UAE launches Mena's first addiction science master's programme

Officials hope the move will provide more specialists to help combat substance abuse

Sheikh Ahmed bin Mohammed bin Rashid Al Maktoum, Chairman of the Mohammed Bin Rashid Al Maktoum Knowledge Foundation, inaugurates the 
14th edition of the Hemaya International Forum being held in Dubai.
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The UAE has launched the Middle East’s first master's programme in addiction science as part of a new drive to combat drug abuse.

Dubai Medical College together with the city's Erada Centre for Treatment and Rehabilitation will offer the two-year course from September this year.

In addition to the masters, authorities at a two-day conference in Dubai also announced the creation of a one-year diploma in the same subject.

The move comes as officials seek to bolster the region’s capacity for treating drug addiction, ensuring every effort is made to address the concern.

“Addiction is a widespread disease and one of the means to fight it is to prepare qualified professionals from all fields who are capable of providing prevention as a first step and treatment as a second,” said Dr Abdulqadar Al Khayyat, chairman of the Erada Rehabilitation and Treatment Centre.

"We've had consultants come from the UK and the USA to help in the preparation of the subject."

Speaking on Sunday, experts said that both the master's programme and the diploma will be accredited by the Ministry of Education.

Each will be the first of their kind in the Mena region, boosting the Middle East’s ability to tackle not just the cause of substance abuse, but also its impact.

In recent years the abuse of drugs – and in particular prescription medication – has become a growing problem in the UAE.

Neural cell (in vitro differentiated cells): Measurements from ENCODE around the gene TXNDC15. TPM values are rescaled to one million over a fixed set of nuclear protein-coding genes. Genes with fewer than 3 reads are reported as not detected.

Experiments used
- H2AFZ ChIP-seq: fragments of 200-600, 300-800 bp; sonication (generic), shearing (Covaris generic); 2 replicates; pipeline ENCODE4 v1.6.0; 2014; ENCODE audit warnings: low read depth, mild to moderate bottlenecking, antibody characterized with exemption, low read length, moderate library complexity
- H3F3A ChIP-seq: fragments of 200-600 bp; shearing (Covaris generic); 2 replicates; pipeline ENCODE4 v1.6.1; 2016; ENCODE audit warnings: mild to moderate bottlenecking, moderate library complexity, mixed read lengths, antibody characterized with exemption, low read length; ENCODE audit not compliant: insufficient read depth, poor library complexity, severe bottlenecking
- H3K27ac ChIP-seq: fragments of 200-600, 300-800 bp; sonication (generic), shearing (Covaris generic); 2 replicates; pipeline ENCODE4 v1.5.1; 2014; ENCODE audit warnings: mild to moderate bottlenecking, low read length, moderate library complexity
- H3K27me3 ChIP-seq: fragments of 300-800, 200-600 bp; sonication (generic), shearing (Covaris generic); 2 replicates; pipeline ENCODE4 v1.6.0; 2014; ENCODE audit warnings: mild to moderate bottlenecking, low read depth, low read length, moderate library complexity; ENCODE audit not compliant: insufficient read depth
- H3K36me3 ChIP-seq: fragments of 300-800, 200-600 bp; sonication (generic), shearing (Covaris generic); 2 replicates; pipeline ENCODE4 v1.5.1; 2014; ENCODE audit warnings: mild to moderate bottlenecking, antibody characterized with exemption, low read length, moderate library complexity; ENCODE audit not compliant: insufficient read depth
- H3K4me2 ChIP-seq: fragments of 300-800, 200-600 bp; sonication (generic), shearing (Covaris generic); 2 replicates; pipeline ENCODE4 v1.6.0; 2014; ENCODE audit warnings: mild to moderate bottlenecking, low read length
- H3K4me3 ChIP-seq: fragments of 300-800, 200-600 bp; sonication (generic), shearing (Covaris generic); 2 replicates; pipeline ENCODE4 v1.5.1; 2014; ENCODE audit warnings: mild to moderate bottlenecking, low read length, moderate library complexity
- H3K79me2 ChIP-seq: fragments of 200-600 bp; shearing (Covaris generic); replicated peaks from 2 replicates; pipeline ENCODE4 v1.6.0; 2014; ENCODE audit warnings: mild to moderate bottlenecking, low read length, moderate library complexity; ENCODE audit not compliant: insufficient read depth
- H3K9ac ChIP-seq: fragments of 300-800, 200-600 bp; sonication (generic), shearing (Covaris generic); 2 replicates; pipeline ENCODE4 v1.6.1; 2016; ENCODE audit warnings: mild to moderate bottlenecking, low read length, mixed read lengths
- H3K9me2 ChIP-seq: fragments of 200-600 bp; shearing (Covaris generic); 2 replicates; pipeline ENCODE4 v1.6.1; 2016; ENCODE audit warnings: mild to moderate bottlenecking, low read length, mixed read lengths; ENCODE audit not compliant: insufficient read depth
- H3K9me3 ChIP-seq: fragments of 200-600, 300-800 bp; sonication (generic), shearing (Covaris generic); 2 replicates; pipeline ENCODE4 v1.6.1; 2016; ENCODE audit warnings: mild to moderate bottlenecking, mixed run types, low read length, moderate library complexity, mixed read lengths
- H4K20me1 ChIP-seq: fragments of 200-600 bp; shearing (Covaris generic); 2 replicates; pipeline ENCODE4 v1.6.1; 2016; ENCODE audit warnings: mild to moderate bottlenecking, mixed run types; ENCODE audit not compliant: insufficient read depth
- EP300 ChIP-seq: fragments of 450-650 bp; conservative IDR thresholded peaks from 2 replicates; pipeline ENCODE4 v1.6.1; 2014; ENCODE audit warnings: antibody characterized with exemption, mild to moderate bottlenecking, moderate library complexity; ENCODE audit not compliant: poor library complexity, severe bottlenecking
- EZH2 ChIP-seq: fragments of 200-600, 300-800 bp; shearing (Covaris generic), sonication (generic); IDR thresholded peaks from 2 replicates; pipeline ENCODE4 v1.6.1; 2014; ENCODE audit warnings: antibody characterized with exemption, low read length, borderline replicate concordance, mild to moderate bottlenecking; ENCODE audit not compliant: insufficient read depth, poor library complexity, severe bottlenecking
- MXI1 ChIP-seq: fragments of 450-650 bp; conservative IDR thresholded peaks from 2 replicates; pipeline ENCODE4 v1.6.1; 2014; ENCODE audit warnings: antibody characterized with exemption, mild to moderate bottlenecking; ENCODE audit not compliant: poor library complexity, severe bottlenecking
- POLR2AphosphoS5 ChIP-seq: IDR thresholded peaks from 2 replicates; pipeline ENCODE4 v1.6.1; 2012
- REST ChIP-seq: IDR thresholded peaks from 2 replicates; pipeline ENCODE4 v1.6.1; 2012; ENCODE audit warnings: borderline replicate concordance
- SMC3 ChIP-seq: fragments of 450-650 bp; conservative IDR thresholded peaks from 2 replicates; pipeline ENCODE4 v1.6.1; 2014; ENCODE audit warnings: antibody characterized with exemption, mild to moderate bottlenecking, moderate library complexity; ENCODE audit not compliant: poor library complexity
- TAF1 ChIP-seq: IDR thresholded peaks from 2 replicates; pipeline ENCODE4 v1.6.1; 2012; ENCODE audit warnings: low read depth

Official figures estimate that between 2 and 4 per cent of the population misuse prescription drugs, with some users being as young as 12 years old.

Tramadol, for example, an opiate used to treat moderate to severe pain, is known to be widely abused by addicts.

“Addiction is an international issue and we cannot ignore it by isolating or eliminating addicts from being fully integrated into society,” said Ahmed Julfar, director general of the Dubai Community Development Authority.

“Although prevention remains the most important and successful factor we should work on, recovery from addiction is not a dream nor a difficult task to reach as long as the necessary factors are available. Post-care is the most critical stage of [the] recovery journey.”

The Hemaya International Forum is an annual conference in Dubai bringing together leading voices in crime prevention.

More than 1,500 visitors are expected to attend the event, during which keynote speakers will highlight the challenges of combating drug abuse.

By launching the addiction sciences programmes, authorities aim to ensure the right, specialist expertise is available to hospitals and other clinical institutions.

The courses will also help graduates go on to become licensed psychiatrists, addiction rehabilitation specialists or nursing care professionals.

“As we live in an increasingly globalised world, illicit drug availability and its usage at a global level has become a complex and serious problem,” said Dr Ali Wardak, professor of criminology at the University of South Wales and speaker at the conference.

“We need to put in place more protective strategies to overcome drug abuse and addiction now more than ever before.

“One key aspect of protecting society effectively against illicit drug use is acquiring more in-depth knowledge about it and raising awareness about its serious negative implications on our society.”